There were children
who rode elevators to marbled foyers,
where secretaries with bouffant hair
put them in conference rooms
next to packets of Sweet and Low
and stale macaroons.
Others rode trucks while Japanese maples
wrapped in burlap
leaned against the cab in back,
or wrapped wieners on the waterfront
in mustard stained white aprons
sipping tart lemonade;
but my father was a cardiac surgeon
so I put on blue scrubs
and covered my hair and shoes
with a cotton blue shower cap
and bubbled booties.
In a room white as snow drift,
he said: this is my scrub nurse.
She washes my hands with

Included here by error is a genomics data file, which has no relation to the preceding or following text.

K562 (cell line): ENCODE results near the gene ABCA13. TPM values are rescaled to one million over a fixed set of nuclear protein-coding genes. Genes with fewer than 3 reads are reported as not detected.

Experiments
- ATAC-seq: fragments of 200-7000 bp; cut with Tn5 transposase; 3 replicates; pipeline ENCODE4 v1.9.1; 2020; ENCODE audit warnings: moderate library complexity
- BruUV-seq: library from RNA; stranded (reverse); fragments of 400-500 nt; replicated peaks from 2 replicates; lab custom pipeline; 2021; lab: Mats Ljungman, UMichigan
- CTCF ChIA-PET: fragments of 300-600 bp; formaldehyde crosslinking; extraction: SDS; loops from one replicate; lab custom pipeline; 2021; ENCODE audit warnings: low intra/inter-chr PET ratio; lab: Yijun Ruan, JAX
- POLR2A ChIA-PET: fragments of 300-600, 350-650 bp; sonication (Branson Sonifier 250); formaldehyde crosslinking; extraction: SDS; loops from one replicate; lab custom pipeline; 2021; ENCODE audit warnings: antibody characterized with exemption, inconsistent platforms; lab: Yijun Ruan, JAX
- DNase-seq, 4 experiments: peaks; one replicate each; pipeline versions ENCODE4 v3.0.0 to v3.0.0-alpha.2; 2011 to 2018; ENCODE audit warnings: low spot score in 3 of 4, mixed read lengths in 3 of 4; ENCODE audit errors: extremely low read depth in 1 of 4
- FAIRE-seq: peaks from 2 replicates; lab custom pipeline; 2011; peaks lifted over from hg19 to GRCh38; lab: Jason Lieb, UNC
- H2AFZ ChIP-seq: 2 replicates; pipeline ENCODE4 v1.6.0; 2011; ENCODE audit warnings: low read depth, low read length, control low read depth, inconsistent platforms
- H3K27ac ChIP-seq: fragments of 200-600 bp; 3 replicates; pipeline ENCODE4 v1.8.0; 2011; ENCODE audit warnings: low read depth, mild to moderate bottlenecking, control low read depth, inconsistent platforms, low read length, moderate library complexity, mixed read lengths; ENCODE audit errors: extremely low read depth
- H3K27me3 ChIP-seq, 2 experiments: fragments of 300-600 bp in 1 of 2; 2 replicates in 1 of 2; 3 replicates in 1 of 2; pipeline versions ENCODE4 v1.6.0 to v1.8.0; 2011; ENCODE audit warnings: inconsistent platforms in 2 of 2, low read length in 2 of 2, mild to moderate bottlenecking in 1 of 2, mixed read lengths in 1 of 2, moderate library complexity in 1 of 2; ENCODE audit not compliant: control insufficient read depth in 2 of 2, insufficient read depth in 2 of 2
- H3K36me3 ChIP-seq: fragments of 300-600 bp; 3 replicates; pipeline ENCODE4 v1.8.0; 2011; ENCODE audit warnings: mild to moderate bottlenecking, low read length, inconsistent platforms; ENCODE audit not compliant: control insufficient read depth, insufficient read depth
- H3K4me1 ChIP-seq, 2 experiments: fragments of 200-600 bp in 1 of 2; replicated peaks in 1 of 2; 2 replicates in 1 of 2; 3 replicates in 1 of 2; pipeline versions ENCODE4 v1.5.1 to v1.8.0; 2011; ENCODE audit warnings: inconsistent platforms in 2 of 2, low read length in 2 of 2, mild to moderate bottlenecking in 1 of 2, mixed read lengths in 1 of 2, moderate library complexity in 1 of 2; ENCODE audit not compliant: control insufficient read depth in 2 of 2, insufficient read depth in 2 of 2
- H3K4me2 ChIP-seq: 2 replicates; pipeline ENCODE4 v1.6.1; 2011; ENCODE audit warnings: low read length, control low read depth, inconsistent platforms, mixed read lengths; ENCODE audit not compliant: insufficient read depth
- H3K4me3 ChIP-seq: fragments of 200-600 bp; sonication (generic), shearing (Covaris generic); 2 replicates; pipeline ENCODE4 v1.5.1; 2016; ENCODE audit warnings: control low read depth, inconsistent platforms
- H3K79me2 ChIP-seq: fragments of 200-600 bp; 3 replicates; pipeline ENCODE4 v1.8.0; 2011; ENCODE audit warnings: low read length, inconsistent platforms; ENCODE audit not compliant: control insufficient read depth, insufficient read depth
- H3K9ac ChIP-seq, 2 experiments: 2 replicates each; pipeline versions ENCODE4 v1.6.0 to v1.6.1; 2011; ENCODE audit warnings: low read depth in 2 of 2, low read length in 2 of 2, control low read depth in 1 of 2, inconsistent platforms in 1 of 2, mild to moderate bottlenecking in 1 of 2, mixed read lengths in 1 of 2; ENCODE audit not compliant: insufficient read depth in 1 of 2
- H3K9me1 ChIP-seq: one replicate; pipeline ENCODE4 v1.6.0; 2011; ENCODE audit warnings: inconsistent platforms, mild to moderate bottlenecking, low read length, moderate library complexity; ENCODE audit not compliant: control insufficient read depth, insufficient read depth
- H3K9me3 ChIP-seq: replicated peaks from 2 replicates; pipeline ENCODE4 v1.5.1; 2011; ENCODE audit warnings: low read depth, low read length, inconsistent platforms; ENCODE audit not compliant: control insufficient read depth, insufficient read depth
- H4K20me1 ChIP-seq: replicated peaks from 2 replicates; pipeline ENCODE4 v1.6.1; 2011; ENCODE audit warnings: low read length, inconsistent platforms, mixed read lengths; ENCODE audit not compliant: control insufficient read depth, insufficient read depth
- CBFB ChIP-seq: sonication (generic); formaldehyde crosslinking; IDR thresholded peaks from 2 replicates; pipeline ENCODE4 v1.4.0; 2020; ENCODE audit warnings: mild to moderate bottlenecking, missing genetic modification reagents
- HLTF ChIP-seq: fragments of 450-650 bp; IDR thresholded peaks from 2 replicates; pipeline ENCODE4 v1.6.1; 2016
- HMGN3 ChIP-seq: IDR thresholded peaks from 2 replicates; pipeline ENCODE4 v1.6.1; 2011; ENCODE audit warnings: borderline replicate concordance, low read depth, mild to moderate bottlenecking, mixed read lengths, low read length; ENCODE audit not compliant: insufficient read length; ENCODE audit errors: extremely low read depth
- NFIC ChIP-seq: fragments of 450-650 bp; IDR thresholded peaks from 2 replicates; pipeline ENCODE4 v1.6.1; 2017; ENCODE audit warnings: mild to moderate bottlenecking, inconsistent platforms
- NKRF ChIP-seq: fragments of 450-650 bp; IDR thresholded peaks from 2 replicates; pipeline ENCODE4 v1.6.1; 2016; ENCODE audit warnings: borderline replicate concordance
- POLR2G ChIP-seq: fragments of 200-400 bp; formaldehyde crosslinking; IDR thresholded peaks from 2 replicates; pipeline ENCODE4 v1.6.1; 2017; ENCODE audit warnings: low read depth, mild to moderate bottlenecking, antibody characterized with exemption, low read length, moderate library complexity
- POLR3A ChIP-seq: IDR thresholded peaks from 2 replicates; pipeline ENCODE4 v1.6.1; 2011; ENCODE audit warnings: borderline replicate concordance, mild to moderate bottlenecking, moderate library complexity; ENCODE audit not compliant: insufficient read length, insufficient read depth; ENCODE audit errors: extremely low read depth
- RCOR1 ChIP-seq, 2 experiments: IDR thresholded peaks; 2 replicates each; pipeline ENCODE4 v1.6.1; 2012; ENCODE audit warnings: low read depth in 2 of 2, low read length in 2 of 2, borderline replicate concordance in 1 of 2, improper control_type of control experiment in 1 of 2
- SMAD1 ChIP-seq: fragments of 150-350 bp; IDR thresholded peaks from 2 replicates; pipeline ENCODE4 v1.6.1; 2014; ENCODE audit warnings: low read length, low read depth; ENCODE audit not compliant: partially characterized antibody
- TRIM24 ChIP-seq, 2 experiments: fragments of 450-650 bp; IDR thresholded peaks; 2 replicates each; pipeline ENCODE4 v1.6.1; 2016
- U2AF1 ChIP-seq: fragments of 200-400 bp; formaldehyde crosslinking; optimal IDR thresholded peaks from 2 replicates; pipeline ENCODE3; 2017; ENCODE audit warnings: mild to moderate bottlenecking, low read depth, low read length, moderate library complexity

a brush and Phisohex,
she peels the gloves
over my chapped skin.
Silver clamps holding ribs apart,
he said: this is a broken heart;
He pulled up a thread
taut as a wand
and the wound pursed its
Monday at school I gave my report;
it was a great success--
but I dreamed of that patient’s
silent face, curtained
from his yawning wound.
He lay in spellbound trust,
as if a magician had only
to saw him in half.